The plains parted like water, impossible anywhere but the Other Side. His coming was inevitable as time passing too quickly for the aged and too slow for the young.
“What is lesson two?” I asked looking at Sami.
“No.” She shoved the tip of her sword into the muddy ground and leaned on it, shaking her head. “No.”
I snapped my wrist and the last of the goblin blood staining my sword splattered on the ground. “You are still my apprentice, even here. What is lesson two?”
Her eyes shone with fury, bordering on madness. Any sane person would be mad by now. Good thing the Sisterhood never accepted totally sane people into its ranks to begin with.
“Four minutes, give or take,” Silas called from his perch above.
Why did problems always come with such short deadlines? I looked across the expanse, now littered with piles of goblin bodies, fast decomposing into the sludge that seemed to power this place.
“What is lesson two?” I turned to Sami and wished, not for the last time, that the Sisterhood had less faith in me.
“What does it matter? He’s won. I can hear him in my head. He’s—”
I grabbed Sami and shook her so her teeth clacked together and I could feel her rage throbbing into my hands. “He has not won until you give up! I will not allow it! Now, what is lesson two?”
“For every action, an opposite reaction!” She yanked herself back and stumbled as I let go.
“It means nothing, nothing!”
I smiled and she leaned away from me as if, in this moment, I was more terrifying than him. “Everything means something.”
Silas roared a warning and I reacted more from instinct than from conscious thought as I threw myself and Sami sideways as a volley of fire flew past, close enough to singe the hairs on the nape of my neck. I looked back and he was impossibly closer. But then, thinking like that, that there were impossible things on the Other Side got one killed.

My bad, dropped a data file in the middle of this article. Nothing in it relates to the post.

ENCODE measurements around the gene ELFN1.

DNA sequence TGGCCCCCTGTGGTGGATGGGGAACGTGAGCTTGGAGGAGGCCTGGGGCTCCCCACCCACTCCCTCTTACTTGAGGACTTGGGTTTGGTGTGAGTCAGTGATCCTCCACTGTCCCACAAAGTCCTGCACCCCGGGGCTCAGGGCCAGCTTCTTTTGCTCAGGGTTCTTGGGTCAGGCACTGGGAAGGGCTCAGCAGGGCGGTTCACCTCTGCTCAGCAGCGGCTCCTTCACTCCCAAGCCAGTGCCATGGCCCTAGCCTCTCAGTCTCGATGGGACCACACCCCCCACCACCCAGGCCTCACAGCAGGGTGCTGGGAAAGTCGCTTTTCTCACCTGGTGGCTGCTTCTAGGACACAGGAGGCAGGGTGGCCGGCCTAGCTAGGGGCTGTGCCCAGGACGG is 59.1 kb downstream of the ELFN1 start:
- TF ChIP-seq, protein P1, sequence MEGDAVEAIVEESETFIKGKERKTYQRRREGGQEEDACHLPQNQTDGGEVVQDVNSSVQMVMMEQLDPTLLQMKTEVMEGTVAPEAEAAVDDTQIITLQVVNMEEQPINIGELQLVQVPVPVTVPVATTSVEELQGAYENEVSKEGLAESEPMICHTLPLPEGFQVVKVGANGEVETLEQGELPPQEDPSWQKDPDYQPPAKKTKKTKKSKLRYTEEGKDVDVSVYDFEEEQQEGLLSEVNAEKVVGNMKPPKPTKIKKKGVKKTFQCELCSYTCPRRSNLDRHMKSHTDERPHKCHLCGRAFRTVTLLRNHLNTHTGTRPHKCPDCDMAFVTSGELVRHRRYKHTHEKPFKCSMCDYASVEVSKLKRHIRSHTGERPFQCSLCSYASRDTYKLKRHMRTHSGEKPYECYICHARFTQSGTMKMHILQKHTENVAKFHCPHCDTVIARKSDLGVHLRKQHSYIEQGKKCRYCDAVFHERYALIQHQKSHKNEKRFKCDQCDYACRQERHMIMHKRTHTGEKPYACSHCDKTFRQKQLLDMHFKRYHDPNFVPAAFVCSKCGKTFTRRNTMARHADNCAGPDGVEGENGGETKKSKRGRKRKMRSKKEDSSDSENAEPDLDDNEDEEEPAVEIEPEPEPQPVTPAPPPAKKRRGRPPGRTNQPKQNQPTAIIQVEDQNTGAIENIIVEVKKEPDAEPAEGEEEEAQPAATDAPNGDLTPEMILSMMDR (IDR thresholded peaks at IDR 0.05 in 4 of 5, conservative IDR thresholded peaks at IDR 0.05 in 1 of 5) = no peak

“You can’t win.” His voice rumbled toward us and Sami cried out, falling to her knees. “Stop this foolishness.”
And, for a moment, I wanted to stop. It was foolishness. Why was I sacrificing myself for one apprentice? One who didn’t even care about the Sisterhood. Why was I on the Other Side? I had no need for this fight. It was not mine.
Then Silas growled, low and deep, and it broke apart such delirium that I laughed, which caused him to stop in his tracks. Like a windup doll that stuttered in its walk.
“Who said anything about winning?” Winning, whatever that actually meant, was far from my mind. I merely wanted to survive and have another cup of tea without the world ending around me or my innards being exposed for all the Other Side to see.
And I thrust my sword deep into the ground beside my feet and was met by a bellow of pain as the Plains reacted. As above…
“What?” Sami cried out and latched on to my arm as the ground shook beneath our feet, fissures breaking apart the ground along the plains. A standard reflex to pain.
“Not what,” rumbled Silas. “Who.” He turned to me. “You will be owing the Plains.”
“It cannot be helped.” …so below.
I pulled my sword from the ground and watched as the Plains reacted to being stabbed in what was essentially its hand. It writhed and we leaned against the rocky outcropping to keep our feet. Out on the body of the Plains, there was nowhere to find shelter and he was driven to his knees.
The Plains bellowed again and the ground exploded. Mud splattered up and over our heads, a volcano of earth that swallowed him. The grinding sound pain quieted as the Plains found it was now more tired than hurt. He was closer, but now limping, covered in mud. It would have to be enough.
“Two minutes,” Silas growled and shook his head, spraying mud mixed with blood at my feet. “Remember, you owe me cream.” Then he was gone, slipping through a portal that only cats could traverse and leaving us behind.